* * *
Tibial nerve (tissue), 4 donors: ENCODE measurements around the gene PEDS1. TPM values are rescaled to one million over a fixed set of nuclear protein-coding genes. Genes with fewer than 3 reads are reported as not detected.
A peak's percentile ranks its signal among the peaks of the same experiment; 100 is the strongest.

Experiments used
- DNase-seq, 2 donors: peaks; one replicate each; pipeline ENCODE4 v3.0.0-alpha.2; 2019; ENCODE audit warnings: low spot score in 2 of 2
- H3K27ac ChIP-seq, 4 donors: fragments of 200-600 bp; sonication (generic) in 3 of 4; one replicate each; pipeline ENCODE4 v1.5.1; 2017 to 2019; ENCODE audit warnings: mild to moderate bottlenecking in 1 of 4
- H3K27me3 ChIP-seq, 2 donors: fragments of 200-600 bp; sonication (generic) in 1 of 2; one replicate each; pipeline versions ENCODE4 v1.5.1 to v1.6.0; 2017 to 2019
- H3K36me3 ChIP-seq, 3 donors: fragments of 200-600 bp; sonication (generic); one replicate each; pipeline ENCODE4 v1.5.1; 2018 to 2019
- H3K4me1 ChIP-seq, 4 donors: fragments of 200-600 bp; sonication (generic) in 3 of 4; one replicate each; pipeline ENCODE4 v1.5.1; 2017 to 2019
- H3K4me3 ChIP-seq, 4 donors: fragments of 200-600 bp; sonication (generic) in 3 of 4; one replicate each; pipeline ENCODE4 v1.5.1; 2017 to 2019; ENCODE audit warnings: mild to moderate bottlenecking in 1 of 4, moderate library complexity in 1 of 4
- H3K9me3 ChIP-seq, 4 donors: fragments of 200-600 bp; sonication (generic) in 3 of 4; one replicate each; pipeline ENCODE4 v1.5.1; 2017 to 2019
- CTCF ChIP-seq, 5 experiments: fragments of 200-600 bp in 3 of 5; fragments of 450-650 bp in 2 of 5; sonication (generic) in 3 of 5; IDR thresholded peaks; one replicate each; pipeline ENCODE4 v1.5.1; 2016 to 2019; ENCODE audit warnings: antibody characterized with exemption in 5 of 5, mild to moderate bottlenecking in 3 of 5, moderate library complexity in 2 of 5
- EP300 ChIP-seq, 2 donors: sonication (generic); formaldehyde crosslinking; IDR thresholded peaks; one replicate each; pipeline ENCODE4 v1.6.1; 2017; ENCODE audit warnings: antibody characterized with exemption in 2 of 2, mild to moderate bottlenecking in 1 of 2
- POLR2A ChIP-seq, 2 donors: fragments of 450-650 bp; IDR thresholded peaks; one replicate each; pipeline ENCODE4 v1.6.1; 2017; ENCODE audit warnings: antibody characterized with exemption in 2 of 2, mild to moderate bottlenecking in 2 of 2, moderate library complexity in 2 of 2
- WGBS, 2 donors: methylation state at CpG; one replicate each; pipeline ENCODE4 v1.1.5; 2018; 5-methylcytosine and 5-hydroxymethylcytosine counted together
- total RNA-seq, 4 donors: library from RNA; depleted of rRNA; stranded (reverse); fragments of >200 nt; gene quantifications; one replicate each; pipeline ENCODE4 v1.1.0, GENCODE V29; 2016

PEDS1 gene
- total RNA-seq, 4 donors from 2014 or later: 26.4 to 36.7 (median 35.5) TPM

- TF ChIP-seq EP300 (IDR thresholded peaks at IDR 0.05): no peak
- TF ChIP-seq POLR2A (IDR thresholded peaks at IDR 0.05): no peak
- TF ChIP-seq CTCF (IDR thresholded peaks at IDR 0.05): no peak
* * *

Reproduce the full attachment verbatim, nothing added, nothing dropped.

Tibial nerve (tissue), 4 donors: ENCODE measurements around the gene PEDS1. TPM values are rescaled to one million over a fixed set of nuclear protein-coding genes. Genes with fewer than 3 reads are reported as not detected.
A peak's percentile ranks its signal among the peaks of the same experiment; 100 is the strongest.

Experiments used
- DNase-seq, 2 donors: peaks; one replicate each; pipeline ENCODE4 v3.0.0-alpha.2; 2019; ENCODE audit warnings: low spot score in 2 of 2
- H3K27ac ChIP-seq, 4 donors: fragments of 200-600 bp; sonication (generic) in 3 of 4; one replicate each; pipeline ENCODE4 v1.5.1; 2017 to 2019; ENCODE audit warnings: mild to moderate bottlenecking in 1 of 4
- H3K27me3 ChIP-seq, 2 donors: fragments of 200-600 bp; sonication (generic) in 1 of 2; one replicate each; pipeline versions ENCODE4 v1.5.1 to v1.6.0; 2017 to 2019
- H3K36me3 ChIP-seq, 3 donors: fragments of 200-600 bp; sonication (generic); one replicate each; pipeline ENCODE4 v1.5.1; 2018 to 2019
- H3K4me1 ChIP-seq, 4 donors: fragments of 200-600 bp; sonication (generic) in 3 of 4; one replicate each; pipeline ENCODE4 v1.5.1; 2017 to 2019
- H3K4me3 ChIP-seq, 4 donors: fragments of 200-600 bp; sonication (generic) in 3 of 4; one replicate each; pipeline ENCODE4 v1.5.1; 2017 to 2019; ENCODE audit warnings: mild to moderate bottlenecking in 1 of 4, moderate library complexity in 1 of 4
- H3K9me3 ChIP-seq, 4 donors: fragments of 200-600 bp; sonication (generic) in 3 of 4; one replicate each; pipeline ENCODE4 v1.5.1; 2017 to 2019
- CTCF ChIP-seq, 5 experiments: fragments of 200-600 bp in 3 of 5; fragments of 450-650 bp in 2 of 5; sonication (generic) in 3 of 5; IDR thresholded peaks; one replicate each; pipeline ENCODE4 v1.5.1; 2016 to 2019; ENCODE audit warnings: antibody characterized with exemption in 5 of 5, mild to moderate bottlenecking in 3 of 5, moderate library complexity in 2 of 5
- EP300 ChIP-seq, 2 donors: sonication (generic); formaldehyde crosslinking; IDR thresholded peaks; one replicate each; pipeline ENCODE4 v1.6.1; 2017; ENCODE audit warnings: antibody characterized with exemption in 2 of 2, mild to moderate bottlenecking in 1 of 2
- POLR2A ChIP-seq, 2 donors: fragments of 450-650 bp; IDR thresholded peaks; one replicate each; pipeline ENCODE4 v1.6.1; 2017; ENCODE audit warnings: antibody characterized with exemption in 2 of 2, mild to moderate bottlenecking in 2 of 2, moderate library complexity in 2 of 2
- WGBS, 2 donors: methylation state at CpG; one replicate each; pipeline ENCODE4 v1.1.5; 2018; 5-methylcytosine and 5-hydroxymethylcytosine counted together
- total RNA-seq, 4 donors: library from RNA; depleted of rRNA; stranded (reverse); fragments of >200 nt; gene quantifications; one replicate each; pipeline ENCODE4 v1.1.0, GENCODE V29; 2016

PEDS1 gene
- total RNA-seq, 4 donors from 2014 or later: 26.4 to 36.7 (median 35.5) TPM

- TF ChIP-seq EP300 (IDR thresholded peaks at IDR 0.05): no peak
- TF ChIP-seq POLR2A (IDR thresholded peaks at IDR 0.05): no peak
- TF ChIP-seq CTCF (IDR thresholded peaks at IDR 0.05): no peak